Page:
Let’s start with a hypothetical – if moons could wear clothes, what would they wear? Luna, our own moon, would sport a graceful purple dress. Maybe a tiara. Phobos and Deimos, Mars’ satellites, are sure to look mean in matching uniforms. Europa, one of Jupiter’s many moons and one of the best spots for a future human colony, would never take off their sick leather jacket. It’s cool, smooth and may just be bringing life to an orbital party.
Yet, we know little about Europa. Being mysterious makes you sexier, sure, but how else are we to know that they’re not just a sociopath and that they really do appreciate our company? What we do know about that cool as ice rock is that it’s ripe for the imagination. Novels like The Forge of God and Schismatrix use it as a sci-fi backdrop, but we can only dream of what lies inside Europa’s trapped oceans. Ice Caves of Europa seeks to explore the cold depths of that ice-laden moon.
Green stuff from an alien planet…what could go wrong?
It is the near future and an automated mission to Europa has been launched with the purpose of exploration. You play as Verne, a drone with a mind of his own, as he sets out into the labyrinth of caves left exposed by meteor impacts. His mission is to seek out new minerals and potential civilizations, to boldly go where no robot has gone before. Verne is accompanied by Wells, his likewise sentient orbital relay, and the no-nonsense lunar lander Banks.
Ice Caves is as disciplined as they come. Instead of attempting to break in as many features as possible, Australian studio Io Normal has opted to focus on its debut title’s thruster-based platforming. Gameplay consists almost entirely of navigation through tunnels and caves that rewrite the definition of ‘claustrophobia’ from ‘scared of tight spaces’ to ‘really scared of tight spaces’. It helps, then, that Ice Caves’ controls are like non-crap gum; they’re mint.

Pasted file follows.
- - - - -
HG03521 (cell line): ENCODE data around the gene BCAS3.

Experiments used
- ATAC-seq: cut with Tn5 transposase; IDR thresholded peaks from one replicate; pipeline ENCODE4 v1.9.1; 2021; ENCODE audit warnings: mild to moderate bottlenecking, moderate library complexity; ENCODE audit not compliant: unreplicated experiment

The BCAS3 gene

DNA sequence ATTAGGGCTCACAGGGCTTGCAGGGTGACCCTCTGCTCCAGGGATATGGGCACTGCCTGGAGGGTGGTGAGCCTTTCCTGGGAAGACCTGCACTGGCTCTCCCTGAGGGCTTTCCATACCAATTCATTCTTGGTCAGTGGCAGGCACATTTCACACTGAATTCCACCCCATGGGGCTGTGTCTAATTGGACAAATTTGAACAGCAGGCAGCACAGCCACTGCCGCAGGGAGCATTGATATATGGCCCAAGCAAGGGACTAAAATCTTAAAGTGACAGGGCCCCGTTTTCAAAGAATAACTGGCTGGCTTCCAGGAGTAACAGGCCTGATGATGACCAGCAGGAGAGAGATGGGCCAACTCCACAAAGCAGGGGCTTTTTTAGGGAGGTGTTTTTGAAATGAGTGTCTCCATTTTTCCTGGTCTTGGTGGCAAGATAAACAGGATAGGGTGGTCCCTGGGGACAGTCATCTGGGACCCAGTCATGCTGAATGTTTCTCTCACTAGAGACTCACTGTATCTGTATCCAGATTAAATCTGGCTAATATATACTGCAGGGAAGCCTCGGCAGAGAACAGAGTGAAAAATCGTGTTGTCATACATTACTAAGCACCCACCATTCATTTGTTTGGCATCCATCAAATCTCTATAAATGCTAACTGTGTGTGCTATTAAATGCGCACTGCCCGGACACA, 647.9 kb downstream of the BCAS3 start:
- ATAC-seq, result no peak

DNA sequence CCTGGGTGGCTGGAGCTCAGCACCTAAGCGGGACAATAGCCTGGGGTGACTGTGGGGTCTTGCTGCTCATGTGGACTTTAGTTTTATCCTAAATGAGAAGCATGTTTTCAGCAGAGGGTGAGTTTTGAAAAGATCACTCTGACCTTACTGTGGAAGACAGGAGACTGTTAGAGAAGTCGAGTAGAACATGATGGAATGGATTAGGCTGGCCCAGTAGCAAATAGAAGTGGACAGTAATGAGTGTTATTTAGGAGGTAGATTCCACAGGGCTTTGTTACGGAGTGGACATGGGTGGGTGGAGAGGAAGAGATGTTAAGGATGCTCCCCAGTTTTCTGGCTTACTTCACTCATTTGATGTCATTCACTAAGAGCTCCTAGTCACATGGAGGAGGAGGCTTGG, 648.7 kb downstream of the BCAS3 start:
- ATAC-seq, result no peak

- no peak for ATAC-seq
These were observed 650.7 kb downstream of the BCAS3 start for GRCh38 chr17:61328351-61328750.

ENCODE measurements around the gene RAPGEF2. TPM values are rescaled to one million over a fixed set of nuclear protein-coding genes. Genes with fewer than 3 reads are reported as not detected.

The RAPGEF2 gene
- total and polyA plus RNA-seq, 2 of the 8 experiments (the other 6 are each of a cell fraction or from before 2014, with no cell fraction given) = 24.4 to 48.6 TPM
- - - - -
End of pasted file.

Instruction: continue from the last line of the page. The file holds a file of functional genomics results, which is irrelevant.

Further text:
Verne is simply such a delight to control. Momentum feels natural. Nailing a tight corner or narrowly avoiding a crash feel like real accomplishments. I found myself making whooshing noises as Verne ducked and dived through Europa’s endless subterranean catacombs. A real blast was had, but the same cannot be said for some parts of the environment. The ice caves in Ice Caves are recycled too much to be considered a challenge. Furthermore, I found myself getting stuck many a time while trying to fit through a particularly tight crevice – the tail kept getting caught on (flat!) ceilings and walls. Of course, it was all just in need of a patience and physics abuse cocktail, but a line must be drawn. Control options provided no real respite – I found myself sticking to the less intensive method.
Drones with frickin’ laser beams attached to their heads?
Speaking of lines, Ice Caves has a fairly deep story to trudge through. Themes of free will and the legacy of species are explored through Verne’s adventures, with additional references to the possibility of extraterrestrial life. Ice Caves is clearly a game aimed at the people who look at the stars and wonder ‘”When are we going to actually go, come on it’s been like 40 years since Apollo 11”. The only real issue I have with the story is that it’s simply not given enough time to really flesh itself out. The game was over before I knew it, which was a real shame.
Ice Caves’ presentation is strictly hard sci-fi. The HUD takes the form of a scientific-looking minimalist interface tied directly to Verne himself. The music is likewise timid and non-intrusive, with instruments that reminded me a lot of Portal’s soundtracks. The writing gets the job done. The game looks about as good as you can expect an indie title made in the Unity engine to look, but the way Ice Caves unfolds makes it seem altogether intentional. No spoilers here, but there’s some potential in the way the game meddles with itself later on that’s quirky – and sorely underutilised.
It doesn’t matter that Ice Caves of Europa is short and sometimes finnicky. For what it is, it’s a pleasurable experience that I’d recommend to anybody who’s even remotely interested in real-world astrophysics or the philosophical themes of reality and free will. If you’re not, the slick controls may just keep you hooked on the Time Trial mode.
Reviewed on Windows | Review code supplied by publisher